The United Nations Security Council (UNSC) has called for a “comprehensive end to hostilities” between Israel and Palestine on the Gaza Strip in its opening remarks since the May 10 violence.
Saturday’s statement, endorsed by all 15 UNSC members, “relied on victims of violence” and “reaffirmed the urgent need for ordinary Palestinians, especially in Gaza”.
An 11-day Israeli explosion in Gaza killed at least 248 people, including 66 children, and more than 1,900 people.
At least 12 people in Israel have been killed in a rocket attack from Gaza.
The document also called for the immediate restoration of peace and “the need for lasting peace based on the vision of a democratic state, Israel and Palestine, living in peace and security with one another.”
The United States, Israel’s closest ally, has previously banned four councils seeking to be abolished with the support of all other members, saying it could undermine President Joe Biden’s efforts to end the Israeli war.
Friday, Qatar has promised to work and other Arab and Muslim countries to help stop Israel’s invasion of Palestine as Mauritanian parliament appealed to the International Criminal Court (ECHR) after condemning Israeli officials for “killing” civilians in connection with the Gaza war.
Meanwhile, Palestinians in Gaza took to the streets to protest, and continued until Friday when the fighting ended.
Hundreds of Hamas freedom fighters dressed in military uniforms marched past the mourning tent of Bassem Issa, a senior official killed in the fighting.
Hamas’s top leader in Gaza, Yehiyeh Sinwar, paid tribute to his first public appearance since the fighting began earlier this month.
Israelis have bombed Sinwar’s house, as well as the homes of other Hamas officials, as part of a crackdown on what they said was a military coup.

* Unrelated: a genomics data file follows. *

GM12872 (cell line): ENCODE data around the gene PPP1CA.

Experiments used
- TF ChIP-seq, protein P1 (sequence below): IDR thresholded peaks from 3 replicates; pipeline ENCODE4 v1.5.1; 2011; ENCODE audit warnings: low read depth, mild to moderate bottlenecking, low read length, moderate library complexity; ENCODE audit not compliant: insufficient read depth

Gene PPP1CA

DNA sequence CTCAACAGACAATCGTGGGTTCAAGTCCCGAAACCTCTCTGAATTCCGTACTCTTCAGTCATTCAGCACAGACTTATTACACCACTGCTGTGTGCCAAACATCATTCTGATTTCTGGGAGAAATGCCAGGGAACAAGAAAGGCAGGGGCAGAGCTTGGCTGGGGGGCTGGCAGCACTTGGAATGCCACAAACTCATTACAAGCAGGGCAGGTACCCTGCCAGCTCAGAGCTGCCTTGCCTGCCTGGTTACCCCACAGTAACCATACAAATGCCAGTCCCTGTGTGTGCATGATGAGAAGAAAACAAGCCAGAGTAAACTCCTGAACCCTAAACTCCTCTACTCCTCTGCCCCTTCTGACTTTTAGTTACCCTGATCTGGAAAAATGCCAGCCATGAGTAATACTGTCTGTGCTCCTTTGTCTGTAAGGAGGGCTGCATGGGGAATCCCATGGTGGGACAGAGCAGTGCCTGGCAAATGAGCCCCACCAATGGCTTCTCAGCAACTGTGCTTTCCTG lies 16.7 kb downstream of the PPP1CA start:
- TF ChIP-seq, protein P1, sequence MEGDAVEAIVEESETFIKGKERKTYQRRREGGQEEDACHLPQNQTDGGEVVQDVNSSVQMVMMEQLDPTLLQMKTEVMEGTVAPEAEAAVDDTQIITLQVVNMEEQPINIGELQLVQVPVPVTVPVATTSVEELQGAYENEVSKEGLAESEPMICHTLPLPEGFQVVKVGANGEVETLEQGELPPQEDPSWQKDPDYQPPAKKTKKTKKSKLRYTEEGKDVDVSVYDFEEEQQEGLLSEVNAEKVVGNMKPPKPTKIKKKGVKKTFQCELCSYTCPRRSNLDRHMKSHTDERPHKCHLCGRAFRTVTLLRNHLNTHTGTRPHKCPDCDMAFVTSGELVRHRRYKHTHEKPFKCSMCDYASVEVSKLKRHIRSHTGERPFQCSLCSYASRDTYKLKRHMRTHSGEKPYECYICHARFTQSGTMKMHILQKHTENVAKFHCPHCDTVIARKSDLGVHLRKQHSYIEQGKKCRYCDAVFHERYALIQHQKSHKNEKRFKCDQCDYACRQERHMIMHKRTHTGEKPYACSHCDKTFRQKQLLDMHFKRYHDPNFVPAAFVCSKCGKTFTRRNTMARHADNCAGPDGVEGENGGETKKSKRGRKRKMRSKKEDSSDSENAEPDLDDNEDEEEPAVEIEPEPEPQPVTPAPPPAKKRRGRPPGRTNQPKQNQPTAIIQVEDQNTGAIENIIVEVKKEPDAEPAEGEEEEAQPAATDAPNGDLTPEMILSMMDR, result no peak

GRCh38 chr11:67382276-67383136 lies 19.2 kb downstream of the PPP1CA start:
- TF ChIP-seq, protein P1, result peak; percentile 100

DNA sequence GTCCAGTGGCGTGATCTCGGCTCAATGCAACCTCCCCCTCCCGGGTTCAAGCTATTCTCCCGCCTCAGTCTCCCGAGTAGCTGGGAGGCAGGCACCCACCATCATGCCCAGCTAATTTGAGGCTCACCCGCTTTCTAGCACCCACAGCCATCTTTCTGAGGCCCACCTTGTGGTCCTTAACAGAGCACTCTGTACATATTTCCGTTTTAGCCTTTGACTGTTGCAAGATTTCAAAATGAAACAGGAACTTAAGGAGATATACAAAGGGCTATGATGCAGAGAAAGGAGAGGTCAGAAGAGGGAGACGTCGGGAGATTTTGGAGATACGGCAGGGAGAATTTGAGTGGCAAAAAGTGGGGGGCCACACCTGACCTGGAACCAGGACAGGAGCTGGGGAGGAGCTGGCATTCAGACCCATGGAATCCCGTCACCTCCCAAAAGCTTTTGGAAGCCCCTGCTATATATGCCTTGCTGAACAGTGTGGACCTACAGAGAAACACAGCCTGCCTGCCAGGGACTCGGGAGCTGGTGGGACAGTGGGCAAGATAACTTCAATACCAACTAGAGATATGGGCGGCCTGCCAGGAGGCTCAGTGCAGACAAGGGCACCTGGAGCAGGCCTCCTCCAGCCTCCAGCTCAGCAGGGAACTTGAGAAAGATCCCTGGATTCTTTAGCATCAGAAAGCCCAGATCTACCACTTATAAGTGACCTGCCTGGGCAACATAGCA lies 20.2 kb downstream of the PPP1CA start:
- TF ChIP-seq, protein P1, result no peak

Pro-Palestine joint missions took place on Saturday in the wake of the weekly protests, and the demonstrators want their governments impose sanctions and restrictions on the military to reduce the availability of weapons in Israel.
Demonstrations took place in Berlin, Melbourne, London and Paris, with many more organized over the weekend in other major cities, including New York.
“I am proud that we have come together to do something important,” Amal Nagvi, who attended the London conference, told Al Jazeera.
“A lot of people think this doesn’t do anything… they think we’re just marching and crying. But things have changed, and we will not stop until this change comes and we will have free Palestine. ”
Thousands also gathered in Tel Aviv, Israel, demanding that Jews and Arabs be united.
The demonstration was one of many that took place in Israel to demand peace between Israel and Palestine. Demonstrators marched through the city and later gathered in the center of Habima Square to hear from politicians and artists.
“This is one of the things that happens when you see Israelis protesting the occupation,” said Hoda Abdel-Hamid of Al Jazeera, reporting in Tel Aviv.
The rally was organized mainly by left-wing groups and Palestinian-Israeli parties, with demonstrators holding a sign saying “Peace Now”, he said.